By Bill Moeller
Before I became a father, at the age of 36, I never suspected that adopting a young child, Nathan, would so powerfully dismantle my fortress-like evangelical beliefs. Nor did I anticipate the storm of turmoil, anger, and grief I would soon experience, as I relived my own childhood and confronted the dogmas I grew up with.
Nathan’s exuberant ADHD personality challenged and enchanted me and my wife from the day we first saw him. Nathan lived most of the first five years of his life in a dimly lit orphanage in western Ukraine. I will never forget the frigid November morning we first visited him at the orphanage. Although Nathan had never seen us or had any contact with us before, he dashed toward us with raised hands, exclaiming “mama, tata!” and kissed us on our cheeks. He instantly melted my heart.
Nathan was an unstoppable dynamo. For two weeks leading up to a court hearing on our petition to adopt, we visited Nathan for two hours a day. He was not still for a moment. Two weeks after the court hearing, we were allowed to pick Nathan up from the orphanage. For the next several days, Nathan hardly slept. Exposed for the first time in his life to a world outside the orphanage, Nathan was hyper-stimulated. After an epic transatlantic journey back to the States, with Nathan kicking the airplane seat in front of him and me unsuccessfully trying to restrain him the entire 10-hour flight, Nathan was home.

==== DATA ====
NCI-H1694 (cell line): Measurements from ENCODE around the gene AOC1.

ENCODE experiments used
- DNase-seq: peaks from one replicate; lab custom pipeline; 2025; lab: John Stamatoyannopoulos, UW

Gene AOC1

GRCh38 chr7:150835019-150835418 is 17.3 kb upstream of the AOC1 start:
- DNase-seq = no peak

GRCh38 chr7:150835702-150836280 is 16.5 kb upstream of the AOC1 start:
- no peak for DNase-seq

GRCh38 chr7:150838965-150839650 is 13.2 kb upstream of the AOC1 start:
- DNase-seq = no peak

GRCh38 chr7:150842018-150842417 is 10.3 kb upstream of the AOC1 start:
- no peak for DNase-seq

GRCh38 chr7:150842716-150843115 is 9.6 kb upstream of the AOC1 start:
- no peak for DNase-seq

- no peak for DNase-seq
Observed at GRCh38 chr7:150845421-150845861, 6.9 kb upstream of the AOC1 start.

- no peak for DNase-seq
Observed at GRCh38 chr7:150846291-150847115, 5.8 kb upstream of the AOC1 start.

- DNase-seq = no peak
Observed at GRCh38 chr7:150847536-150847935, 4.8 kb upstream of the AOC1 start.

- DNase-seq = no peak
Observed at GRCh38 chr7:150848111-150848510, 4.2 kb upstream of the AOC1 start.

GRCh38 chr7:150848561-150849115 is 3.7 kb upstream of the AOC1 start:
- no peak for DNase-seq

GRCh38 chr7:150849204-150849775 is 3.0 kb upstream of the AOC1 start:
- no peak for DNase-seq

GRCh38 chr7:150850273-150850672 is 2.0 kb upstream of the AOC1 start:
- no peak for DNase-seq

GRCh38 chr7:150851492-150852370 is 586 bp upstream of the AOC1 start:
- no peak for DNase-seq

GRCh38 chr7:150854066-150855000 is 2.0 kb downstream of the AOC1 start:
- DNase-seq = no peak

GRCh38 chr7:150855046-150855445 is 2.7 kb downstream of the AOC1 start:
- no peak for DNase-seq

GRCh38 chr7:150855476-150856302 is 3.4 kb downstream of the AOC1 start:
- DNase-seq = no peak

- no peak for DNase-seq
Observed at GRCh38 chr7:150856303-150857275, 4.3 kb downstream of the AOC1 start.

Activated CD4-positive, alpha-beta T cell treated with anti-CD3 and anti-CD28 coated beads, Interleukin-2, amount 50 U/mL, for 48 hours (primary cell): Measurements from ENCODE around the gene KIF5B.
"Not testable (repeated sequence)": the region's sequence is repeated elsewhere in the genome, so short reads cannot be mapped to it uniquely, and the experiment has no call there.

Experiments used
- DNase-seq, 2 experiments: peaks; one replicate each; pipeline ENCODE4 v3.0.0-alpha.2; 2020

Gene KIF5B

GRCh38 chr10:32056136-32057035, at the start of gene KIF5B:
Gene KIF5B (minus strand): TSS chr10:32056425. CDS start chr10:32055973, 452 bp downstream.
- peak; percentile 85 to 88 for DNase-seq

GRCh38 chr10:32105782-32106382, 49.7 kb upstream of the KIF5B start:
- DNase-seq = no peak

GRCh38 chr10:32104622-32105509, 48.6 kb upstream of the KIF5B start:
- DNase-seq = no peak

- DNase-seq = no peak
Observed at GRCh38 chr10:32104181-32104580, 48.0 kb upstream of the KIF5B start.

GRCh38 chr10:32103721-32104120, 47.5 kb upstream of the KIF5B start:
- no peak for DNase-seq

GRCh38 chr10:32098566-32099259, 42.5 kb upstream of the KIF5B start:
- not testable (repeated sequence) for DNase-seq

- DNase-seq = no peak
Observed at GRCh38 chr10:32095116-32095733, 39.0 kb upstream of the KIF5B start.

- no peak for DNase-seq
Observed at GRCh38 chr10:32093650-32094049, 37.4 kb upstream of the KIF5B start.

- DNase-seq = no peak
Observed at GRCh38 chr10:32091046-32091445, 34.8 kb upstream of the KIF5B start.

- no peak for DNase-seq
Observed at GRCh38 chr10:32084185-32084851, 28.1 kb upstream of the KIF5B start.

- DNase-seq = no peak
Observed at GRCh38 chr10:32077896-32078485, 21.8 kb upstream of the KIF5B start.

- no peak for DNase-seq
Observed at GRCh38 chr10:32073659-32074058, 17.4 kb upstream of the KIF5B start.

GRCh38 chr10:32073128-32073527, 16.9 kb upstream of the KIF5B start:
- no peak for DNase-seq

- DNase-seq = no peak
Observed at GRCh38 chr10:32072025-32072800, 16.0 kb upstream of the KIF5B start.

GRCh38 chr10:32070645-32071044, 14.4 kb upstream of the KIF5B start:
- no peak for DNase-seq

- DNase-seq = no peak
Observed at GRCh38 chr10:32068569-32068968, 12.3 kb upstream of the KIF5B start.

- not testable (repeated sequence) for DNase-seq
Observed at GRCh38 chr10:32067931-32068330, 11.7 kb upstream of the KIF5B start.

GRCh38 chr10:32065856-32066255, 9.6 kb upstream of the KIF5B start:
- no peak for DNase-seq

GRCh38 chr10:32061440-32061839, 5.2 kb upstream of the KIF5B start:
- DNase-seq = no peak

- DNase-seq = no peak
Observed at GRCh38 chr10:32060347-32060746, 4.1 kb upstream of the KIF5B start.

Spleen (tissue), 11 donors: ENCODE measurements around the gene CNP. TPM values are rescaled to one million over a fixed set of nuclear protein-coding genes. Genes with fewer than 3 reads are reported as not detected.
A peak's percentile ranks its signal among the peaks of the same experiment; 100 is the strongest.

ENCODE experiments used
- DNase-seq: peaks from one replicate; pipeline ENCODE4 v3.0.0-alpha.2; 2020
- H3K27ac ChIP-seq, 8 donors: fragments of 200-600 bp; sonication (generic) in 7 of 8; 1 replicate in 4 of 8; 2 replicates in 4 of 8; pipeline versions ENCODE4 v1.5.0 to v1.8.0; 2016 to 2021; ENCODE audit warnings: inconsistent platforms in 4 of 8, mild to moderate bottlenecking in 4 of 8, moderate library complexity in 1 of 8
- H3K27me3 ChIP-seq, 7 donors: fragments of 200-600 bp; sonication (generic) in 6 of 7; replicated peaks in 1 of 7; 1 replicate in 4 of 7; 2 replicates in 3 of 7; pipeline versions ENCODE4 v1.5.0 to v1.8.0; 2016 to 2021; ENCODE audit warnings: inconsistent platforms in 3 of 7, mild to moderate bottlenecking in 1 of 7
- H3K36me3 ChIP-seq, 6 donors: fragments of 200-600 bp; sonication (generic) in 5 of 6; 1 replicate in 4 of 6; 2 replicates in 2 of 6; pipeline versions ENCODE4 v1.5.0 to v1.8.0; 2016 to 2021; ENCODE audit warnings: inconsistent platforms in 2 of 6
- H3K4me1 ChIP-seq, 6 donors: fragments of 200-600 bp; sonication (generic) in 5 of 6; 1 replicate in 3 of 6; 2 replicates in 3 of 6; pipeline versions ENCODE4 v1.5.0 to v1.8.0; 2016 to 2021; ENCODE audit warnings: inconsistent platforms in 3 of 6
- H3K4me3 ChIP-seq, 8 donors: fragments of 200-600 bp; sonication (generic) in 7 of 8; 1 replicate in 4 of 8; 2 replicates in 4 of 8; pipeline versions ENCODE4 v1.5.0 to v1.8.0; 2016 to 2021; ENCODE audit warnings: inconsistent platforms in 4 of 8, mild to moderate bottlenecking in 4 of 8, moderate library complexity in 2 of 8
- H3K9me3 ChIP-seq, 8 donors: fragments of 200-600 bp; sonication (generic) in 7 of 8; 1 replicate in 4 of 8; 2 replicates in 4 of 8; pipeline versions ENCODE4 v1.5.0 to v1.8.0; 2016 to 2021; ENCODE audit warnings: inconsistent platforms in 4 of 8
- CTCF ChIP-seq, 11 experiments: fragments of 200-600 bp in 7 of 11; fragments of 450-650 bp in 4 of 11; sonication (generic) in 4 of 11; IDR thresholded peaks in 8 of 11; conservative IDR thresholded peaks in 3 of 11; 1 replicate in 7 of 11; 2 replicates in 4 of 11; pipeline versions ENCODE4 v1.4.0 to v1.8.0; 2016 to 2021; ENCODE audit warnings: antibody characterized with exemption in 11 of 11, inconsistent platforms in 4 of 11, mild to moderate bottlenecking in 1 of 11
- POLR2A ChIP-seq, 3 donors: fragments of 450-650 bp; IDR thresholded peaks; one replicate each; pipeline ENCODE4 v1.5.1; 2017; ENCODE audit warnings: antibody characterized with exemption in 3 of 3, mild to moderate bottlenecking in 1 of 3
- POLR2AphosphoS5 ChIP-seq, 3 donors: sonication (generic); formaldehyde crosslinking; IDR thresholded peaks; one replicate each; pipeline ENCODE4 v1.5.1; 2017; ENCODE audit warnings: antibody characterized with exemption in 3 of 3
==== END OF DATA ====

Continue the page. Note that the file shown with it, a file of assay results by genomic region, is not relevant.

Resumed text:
From day one, Nathan’s innocence, mischievousness, inquisitiveness, explosiveness, and affection fascinated and challenged me. He was so different from me, so much livelier, so able to live in the moment, and so unstunted in his capacity to enjoy life. Yes, Nathan desperately needed to develop communication, social and behavioral skills. But I didn’t want to destroy his spark. On the contrary, I hoped to learn from Nathan how to enjoy life and live in the moment.